2013 could be a comeback year for tech IPOs, for the simple reason of demand and supply.Stock markets are ruled by equal parts fear and greed.
In the tech sector, fear ruled for a decade after the dotcom bust. Investors, with memories of portfolios ruined in the Nasdaq crash, feared buying early-stage tech stocks, while entrepreneurs, facing burdensome new regulations and sceptical markets, feared selling pieces of their company to them.
The fortunes made trading privately held shares have welcomed greed back. Speculators have watched with envy as well-connected Silicon Valley insiders and founders have kept this trade largely to themselves. Secondary markets like SecondMarket and SharesPost have given only limited access.
Investors have been burned by Facebook, Groupon, and Zynga. But things are getting better: 9 of the 10 venture-backed companies that went public in the third quarter traded above their offering price, Thomson Reuters recently noted.
So who’s next? We went with a simple measure of demand: SecondMarket lets investors add private companies to a “watch list,” and it publishes the number of watchers each company has attracted. We’ve also added our thoughts on the likelihood that their IPO wishes will come true.
Most recent valuation: $8 billion
Comments: Twitter chairman Jack Dorsey recently said that that the global information network was getting itself ready to go public--for example, by hiring former Pixar CFO Ali Rowghani--but at a time of its choosing. CEO Dick Costolo has repeatedly said that the company has a 'truckload' of money in the bank, which is literally true.
Most recent valuation: $4 billion
Comments: With 100 million users, Dropbox is far and away the biggest player in online file storage and sharing. Only an estimated 4 million of those users pay $9.99 a mo. or more for the service, but that's enough to give the startup substantial revenues.
Most recent valuation: $760 million
Comments: SecondMarket's Foursquare fans may be optimistic. The local guide and check-in service has scant revenues and is reportedly having trouble raising fresh capital from private investors. Why would public-market investors be more forgiving?
Most recent valuation: $3.25 billion
Comments: Like Dorsey's Twitter, his other company, Square, is taking steps towards going public. It has hired a CFO and raised fresh funding from Citi and Starbucks. It has a splashy deal to process payments for the coffee chain as well. But it has been coy about how much money it makes on transactions--information that filing to go public would force it to disclose.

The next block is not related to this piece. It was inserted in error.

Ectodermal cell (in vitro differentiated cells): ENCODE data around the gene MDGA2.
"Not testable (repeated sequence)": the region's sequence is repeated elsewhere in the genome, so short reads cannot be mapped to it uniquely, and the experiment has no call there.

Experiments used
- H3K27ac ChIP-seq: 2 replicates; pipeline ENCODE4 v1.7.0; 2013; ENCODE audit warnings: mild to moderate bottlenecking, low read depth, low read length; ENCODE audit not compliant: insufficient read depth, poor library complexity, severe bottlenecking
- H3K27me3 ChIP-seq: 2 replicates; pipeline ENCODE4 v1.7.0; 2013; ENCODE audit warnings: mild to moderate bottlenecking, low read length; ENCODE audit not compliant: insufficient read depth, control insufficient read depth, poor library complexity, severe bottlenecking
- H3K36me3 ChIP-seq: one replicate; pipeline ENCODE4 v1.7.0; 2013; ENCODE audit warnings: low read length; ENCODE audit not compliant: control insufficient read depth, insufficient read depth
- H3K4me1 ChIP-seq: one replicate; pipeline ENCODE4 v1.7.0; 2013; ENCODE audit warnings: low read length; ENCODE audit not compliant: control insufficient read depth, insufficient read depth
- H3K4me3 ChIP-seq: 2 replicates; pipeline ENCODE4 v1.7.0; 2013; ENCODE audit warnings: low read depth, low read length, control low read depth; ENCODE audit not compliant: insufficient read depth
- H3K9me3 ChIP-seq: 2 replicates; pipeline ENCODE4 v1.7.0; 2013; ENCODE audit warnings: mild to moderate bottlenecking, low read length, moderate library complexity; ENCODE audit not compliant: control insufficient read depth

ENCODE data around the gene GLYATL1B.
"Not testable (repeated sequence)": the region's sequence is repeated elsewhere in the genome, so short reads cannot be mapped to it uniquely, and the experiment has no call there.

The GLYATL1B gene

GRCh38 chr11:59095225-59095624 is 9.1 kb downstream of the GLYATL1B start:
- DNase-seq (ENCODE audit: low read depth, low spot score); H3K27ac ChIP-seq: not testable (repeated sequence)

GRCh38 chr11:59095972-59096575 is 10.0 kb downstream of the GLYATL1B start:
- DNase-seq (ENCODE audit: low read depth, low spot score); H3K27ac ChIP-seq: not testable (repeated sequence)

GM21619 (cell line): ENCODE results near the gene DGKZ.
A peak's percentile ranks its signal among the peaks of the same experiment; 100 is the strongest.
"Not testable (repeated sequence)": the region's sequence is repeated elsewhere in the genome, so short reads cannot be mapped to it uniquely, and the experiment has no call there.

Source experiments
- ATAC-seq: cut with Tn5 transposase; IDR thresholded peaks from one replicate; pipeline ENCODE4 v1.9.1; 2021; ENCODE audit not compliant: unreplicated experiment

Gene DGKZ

Most recent valuation: $2 billion
Comments: After buying back the stake of Providence Equity Partners, the online-video service is owned by the companies whose TV networks also provide it much of its content: News Corp., Disney, and Comcast's NBCUniversal. It's unlikely Hulu will go public unless it can strike long-term deals with its owner-partners. Its recent deal with CBS, though, has reassured observers that Hulu can compete with Netflix and Amazon for content licenses.
Most recent valuation: $3 billion
Comments: Given how hard CEO Jim Buckmaster and founder Craig Newmark fought in court to prevent eBay, which owns a 28.4 per cent stake in the company it purchased from a former employee, from playing a role at the company, it's hard to imagine them welcoming public investors. If the online listings service ever went public, it would surely use multiple classes of stock to keep current management firmly in control. But even then, we can't see it happening. Sorry.
Most recent valuation: $1 billion
Comments: This flash-sales site is seen as a play on the next wave of e-commerce. But it's struggled to expand beyond its original discount-fashion market, recently pulling back on ventures into travel, menswear, and food. It's also looking for a new CEO to replace cofounder Kevin Ryan. (Disclosure: Outgoing Gilt Groupe CEO Kevin Ryan is also cofounder and chairman of Business Insider.)
Most recent valuation: $5 billion
Comments: Being the closest rival to Groupon isn't as sexy as it used to sound. And the Wall Street Journal recently questioned how much money it has left in the bank. Still, the daily-deals provider is the only other credible player in the market, and its most recent quarterly results--reported via Amazon.com, which owns a big stake in the company--showed losses narrowing.
Most recent valuation: $3 billion
Comments: Goldman Sachs, Fidelity, and Coca-Cola recently invested in the online-music startup, whose user numbers have been boosted by an integration with Facebook.
Most recent valuation: $1.5 billion
Comments: Let's call this wishful thinking on SecondMarket watchers' part. While Pinterest has raised $100 million in funding this year, hired former Facebook and Google executives, and moved into an expansive new office in San Francisco, it has yet to unveil any plans for making money.
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